Because such tobacco substitutes were not even remotely in the Woodbine or Park Drive class, not surprisingly alternatives were sought. The alternatives usually took the form of nub ends procured by the dubious practice of walking along pavements and picking up any discarded cigarette ends. Several small boys could soon accumulate a small paper bagful. We would return triumphantly to our lair where the cigarette ends were stripped and the paper discarded, there being no filter tip in those days. Pipes would be produced, this time real pipes bought from local jumble sales or ‘borrowed’ from unsuspecting adults. The pipes were filled with the tobacco gleaned from the cigarette ends. Matches would be produced and a real ’smoke’ would result. A ‘smoke’ fraught with both obvious and unimagined dangers, but enjoyed just the same, in part due to the illicit nature of the event itself. Eventually, as the years progressed, we moved on to the real thing, Woodbines, Park Drive and Turf, and, when funds allowed, the luxury of Passing Clouds. Happy days indeed!
Did you ever smoke? If so, where did you acquire the habit? What are your memories of smoking in 'the good old days'.


Bernard said...

First try...behind the church after choir practice on Friday night.
Put me off 'fags' for life.
Next try, a pipe at university...I think this was an attempt at the 'intellectual' image rather than the pleasure of smoking.
My first pipe was a Harold Wilson look-a -like, followed later by a Sherlock Holmes.
Been a 'smoke free zone' now for 40 years.

Edith Sitwell said...

I use to buy Capstan Full Strength for my father when I was knee high to a grasshopper. Guess what? I never ever took up smoking. And to think I use to cross a main road and go to the corner shop to buy them for him unheard of nowadays.


ADDY said...

My grandparents used to smoke Woodbines in the war and right up until they died at a ripe old age.

Bernard said...

Twitchel….. Northern English term for a short footpath or side entrance

Gennel It is a covered alleyway connecting two terrace houses
Used regularly in Derbyshire. UK

Jitty An alley way connecting two streets.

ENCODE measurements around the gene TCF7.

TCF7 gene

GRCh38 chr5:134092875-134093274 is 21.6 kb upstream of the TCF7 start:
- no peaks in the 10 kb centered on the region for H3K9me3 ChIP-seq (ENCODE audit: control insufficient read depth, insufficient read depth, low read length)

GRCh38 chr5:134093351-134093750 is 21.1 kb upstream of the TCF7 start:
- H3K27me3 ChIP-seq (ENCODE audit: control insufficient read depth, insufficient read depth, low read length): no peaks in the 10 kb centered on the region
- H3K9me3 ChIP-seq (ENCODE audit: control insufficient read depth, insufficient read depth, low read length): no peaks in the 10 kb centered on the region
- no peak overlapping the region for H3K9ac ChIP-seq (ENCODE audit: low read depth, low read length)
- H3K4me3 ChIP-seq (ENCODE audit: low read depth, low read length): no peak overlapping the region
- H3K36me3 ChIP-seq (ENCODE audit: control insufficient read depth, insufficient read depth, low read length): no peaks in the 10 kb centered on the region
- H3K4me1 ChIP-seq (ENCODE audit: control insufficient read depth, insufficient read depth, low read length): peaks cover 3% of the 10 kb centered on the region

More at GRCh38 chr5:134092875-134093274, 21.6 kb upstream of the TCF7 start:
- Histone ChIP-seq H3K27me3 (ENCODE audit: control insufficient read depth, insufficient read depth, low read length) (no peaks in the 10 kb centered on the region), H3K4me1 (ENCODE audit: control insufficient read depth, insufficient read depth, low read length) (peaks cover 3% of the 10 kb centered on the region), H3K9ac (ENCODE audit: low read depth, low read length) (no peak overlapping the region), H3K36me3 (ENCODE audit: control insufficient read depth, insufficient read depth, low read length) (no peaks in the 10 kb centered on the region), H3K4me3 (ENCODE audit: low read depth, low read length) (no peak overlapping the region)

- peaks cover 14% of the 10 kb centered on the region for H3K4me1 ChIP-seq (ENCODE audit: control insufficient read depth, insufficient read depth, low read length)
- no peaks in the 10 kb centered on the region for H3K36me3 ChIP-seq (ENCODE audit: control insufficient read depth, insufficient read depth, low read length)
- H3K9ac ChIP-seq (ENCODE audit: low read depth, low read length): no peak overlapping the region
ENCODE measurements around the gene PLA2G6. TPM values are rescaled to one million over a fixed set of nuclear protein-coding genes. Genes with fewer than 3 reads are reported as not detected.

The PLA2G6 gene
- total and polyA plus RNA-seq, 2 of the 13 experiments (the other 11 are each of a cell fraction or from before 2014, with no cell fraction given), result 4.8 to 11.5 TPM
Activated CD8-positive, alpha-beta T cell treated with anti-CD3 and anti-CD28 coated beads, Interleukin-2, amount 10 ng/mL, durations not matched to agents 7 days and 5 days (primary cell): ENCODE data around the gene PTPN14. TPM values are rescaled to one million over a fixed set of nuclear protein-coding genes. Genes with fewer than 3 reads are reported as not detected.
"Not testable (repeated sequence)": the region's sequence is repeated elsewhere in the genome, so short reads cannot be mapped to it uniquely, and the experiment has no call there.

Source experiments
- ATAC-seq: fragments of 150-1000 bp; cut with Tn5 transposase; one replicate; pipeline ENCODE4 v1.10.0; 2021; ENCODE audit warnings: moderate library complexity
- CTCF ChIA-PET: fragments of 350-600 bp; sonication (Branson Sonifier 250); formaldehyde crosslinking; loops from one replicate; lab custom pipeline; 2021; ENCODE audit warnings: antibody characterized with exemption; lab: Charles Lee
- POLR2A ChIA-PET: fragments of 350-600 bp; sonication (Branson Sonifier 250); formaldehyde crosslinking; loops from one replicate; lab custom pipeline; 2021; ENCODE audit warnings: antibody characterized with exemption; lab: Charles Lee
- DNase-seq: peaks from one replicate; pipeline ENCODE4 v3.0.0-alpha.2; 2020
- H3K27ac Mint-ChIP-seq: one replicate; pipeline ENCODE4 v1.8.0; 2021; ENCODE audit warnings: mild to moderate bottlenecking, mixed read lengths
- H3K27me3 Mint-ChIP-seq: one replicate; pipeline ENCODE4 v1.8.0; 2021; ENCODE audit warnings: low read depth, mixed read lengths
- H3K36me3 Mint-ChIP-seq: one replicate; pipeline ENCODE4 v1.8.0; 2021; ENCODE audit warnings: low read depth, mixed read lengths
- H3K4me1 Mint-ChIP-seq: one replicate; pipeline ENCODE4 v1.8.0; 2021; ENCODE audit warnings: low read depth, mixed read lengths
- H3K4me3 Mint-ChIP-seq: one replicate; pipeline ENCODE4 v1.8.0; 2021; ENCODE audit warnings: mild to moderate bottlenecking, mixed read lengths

I cheated Sir, found all the answers on-line at

(Make sure you don't spell twitchel
as 'twitchal'...I'll leave you to look it up)

Valerie said...

How well I remember the doc who diagnosed a sore throat as he peered into my mouth through that see-in-the-mouth instrument, him with a ciggy dangling from his lips, me with ash on me chest and smoke in me eyes.

Daphne said...

I've never smoked! And I'm glad too - - both my parents had strokes and so did my grandfather - - and I know smoking's a big contributory factor. But I know most people smoked when I was a child and, in the acting world where I work, most people did until very recently - some still do.

dabrah said...

I used to smoke, and really enjoyed it, but quit about 7 years ago. I'm glad I don't smoke now, since it must be so awkward when you're out. I don't have any exciting tales to tell. Almost everyone I knew smoked when I was a teenager, so it was almost natural to start smoking.

Anonymous said...

I still do smoke . Either cheap cigs or even cheaper cigars. Bloody love it actually. Great post by the way...

Strawberry Jam Anne said...

No, I never took to it Ken. Tried it a couple of times and decided it wasn't for me. Both my parents smoked Players Weights, giving up in their 50s. Dad died at 68 of cancer, Mum still going strong at 87. My children began smoking as teenagers - I stopped their pocket money and insisted that if they had to smoke it would not be in the house. They both gave up in their 20s. My husband smoked quite heavily until we met (both in our 40s) and then gave up during a serious bout of flu and never went back to it.

You certainly had fun with it when you were a youngster and it was very amusing to read all about it. Great post. A

Grumpy Old Ken said...

Apologies to all for late comments. Only just noticed. Pardon my rudeness. %th October.

Grumpy Old Ken said...

Forty years, thats longer than I've been smoke free!

I remember capstan well. They apparently still sell extra strengh cigs in the new world. Disgraceful exploitation.

Grumpy Old Ken said...

What no one knows of course is why some get away with it, others dont. Genetic?

Great! You pendantic old devil, you.I reckon colloquial spelling varies as to where you live.

Grumpy Old Ken said...

Unbeievable! Those were the days!

There is absolutely nothing to recommend it. Am taking at a stroke unit soon, evidently to most common denominator is smoking.

Grumpy Old Ken said...

At one time almost everyone smoked at the football (Derby County) Noew they have to go on the street at half time!

Love your comments . Do yoy EVER feel guilty. I bet you don't but youre a one off type of person I reckon. Thanks for kind words.

Grumpy Old Ken said...


Thanks for comments. Players Weights, I remember them well!

Unknown said...

Does anyone know the name of "The Pikelet Man" who came on his bike from Nottingham, selling them.Need to know his last name. trying to find the son, Malcolm ??
Thanks a bunch,